Boston – From the earliest forays of Italian Futurists to the more recent provocations of Gordon Matta-Clark and Christo and Jeanne-Claude, the medium of installation has been a powerful tool to push the boundaries of architectural practice by enabling architecture to adapt to the evolving demands of research and professional practice.
In Bigger than a Breadbox, Smaller than a Building, BSA Space explores the power of architectural installations by featuring works by architects and designers who use this medium to test new technologies and building techniques, while executing pieces that are both sculptural and visually arresting. Curated by Rob Trumbour AIA and Aaron Willette of the design/research practice Khôra, the exhibition presents more than 10 physical examples of the medium by an array of Boston-based and international designers.
As the curators explain:
“As a medium, installation serves a unique function in the architect’s toolbox. Larger than an architectural model but not quite a building, it allows designers to bridge the gap that exists between the conceptual and physical practices of architecture. The architectural installation introduces new ideas and methodologies to the design process, questioning long-held notions regarding the nature and purpose of architecture.”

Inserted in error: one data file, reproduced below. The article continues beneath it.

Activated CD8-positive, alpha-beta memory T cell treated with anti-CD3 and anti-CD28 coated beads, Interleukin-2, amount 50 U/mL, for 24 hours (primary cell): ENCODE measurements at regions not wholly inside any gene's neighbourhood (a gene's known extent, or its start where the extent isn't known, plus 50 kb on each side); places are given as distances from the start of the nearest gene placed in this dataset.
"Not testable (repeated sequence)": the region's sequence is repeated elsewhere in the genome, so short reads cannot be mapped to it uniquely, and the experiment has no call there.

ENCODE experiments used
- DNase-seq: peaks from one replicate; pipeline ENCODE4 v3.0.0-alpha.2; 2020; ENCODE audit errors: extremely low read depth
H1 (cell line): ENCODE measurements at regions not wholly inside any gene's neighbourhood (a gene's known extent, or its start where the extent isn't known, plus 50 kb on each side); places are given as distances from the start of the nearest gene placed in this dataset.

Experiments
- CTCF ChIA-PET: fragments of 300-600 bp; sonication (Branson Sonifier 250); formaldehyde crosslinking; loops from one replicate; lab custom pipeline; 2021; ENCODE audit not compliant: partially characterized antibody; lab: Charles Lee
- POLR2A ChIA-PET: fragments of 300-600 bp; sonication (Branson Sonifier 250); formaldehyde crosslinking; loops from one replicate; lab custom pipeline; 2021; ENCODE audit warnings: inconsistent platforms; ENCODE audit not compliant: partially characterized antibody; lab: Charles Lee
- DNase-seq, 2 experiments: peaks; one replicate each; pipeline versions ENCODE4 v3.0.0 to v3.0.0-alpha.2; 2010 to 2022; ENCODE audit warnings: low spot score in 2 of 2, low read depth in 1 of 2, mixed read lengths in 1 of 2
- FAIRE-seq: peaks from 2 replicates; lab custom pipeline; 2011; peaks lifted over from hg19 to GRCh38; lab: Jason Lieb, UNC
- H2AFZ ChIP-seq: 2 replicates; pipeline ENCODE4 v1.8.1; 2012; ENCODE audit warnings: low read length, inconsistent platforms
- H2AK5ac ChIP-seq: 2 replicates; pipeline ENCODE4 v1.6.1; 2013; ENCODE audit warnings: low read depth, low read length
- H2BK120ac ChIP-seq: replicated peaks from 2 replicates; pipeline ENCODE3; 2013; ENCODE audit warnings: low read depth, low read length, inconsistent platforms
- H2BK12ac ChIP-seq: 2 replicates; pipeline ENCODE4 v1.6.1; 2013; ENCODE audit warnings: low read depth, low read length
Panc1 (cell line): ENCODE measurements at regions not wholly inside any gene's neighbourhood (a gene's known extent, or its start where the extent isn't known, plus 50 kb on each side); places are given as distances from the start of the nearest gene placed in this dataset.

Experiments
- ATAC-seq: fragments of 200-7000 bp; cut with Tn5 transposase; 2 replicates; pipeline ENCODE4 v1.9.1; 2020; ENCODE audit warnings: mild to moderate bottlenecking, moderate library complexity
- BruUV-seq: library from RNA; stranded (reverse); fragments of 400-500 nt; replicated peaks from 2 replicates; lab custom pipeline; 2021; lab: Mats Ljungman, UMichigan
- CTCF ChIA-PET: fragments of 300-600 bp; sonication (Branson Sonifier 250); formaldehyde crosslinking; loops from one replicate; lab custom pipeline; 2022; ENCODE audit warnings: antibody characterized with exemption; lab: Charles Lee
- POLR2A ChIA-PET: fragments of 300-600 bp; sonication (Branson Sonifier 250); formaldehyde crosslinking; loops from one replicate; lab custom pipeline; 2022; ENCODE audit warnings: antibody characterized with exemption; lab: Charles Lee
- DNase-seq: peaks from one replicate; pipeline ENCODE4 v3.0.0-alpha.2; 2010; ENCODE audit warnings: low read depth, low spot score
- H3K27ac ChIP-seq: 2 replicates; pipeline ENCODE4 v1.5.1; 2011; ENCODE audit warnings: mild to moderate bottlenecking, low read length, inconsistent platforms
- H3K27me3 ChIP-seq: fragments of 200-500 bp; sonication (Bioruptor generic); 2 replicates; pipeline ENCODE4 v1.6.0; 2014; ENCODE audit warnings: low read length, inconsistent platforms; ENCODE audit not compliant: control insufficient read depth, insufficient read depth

“BSA Space welcomes this exhibition, which explores expressions of design at the very edge of architectural practice,” says 2015 BSA president Tim Love AIA.
Largely solicited through an open competition hosted by Archinect, the works on display showcase the medium’s popularity within contemporary practice by highlighting its practical and evocative qualities. The examples on display will encourage visitors to engage with the medium itself and the ideas being explored to gain a better understating of the often perplexing role of the architectural installation.
For the competition, participants had to reimagine a new installation for the Atlantic Wharf lobby, a large space adjacent to BSA Space. After reviewing numerous international and local projects, the jury selected The Pulp Canopy by Katie Donahue, Mason Limke, and Yandy Cheng of MYKA as the winner.
Created with 800 unused toilet rolls found in airplane bathrooms, it investigates the use of paper pulp in architectural application. It incorporates more than 2,800 cone-shaped objects strung from one end of the Atlantic Wharf lobby to the other. The multiple strands of conical objects, organized into the shape of a canopy, create a dynamic piece that conveys beauty and lightness. Donahue, Limke, and Cheng’s work aims to entice the passersby to be curious about the diverse ways something as mundane as paper can be manipulated and given new life after its initial use.
To complement the scale of the winning work, the following large installations by invited Boston-based designers and practitioners will also be on show:
By Brandon Clifford and Wes McGee | Matter Design
An avant-garde thermal experience, this installation explores sensorial self-awareness. With an innovative approach in the use of materials, the design team successfully challenges conventional notions of comfort while overlaying the power that architecture has in producing a pleasant or not experience for the user. In this way, the visitor becomes an integral part of the installation by immersing into the illusion of wading in a thermal bath of sumptuous concrete.
Elements of Suspense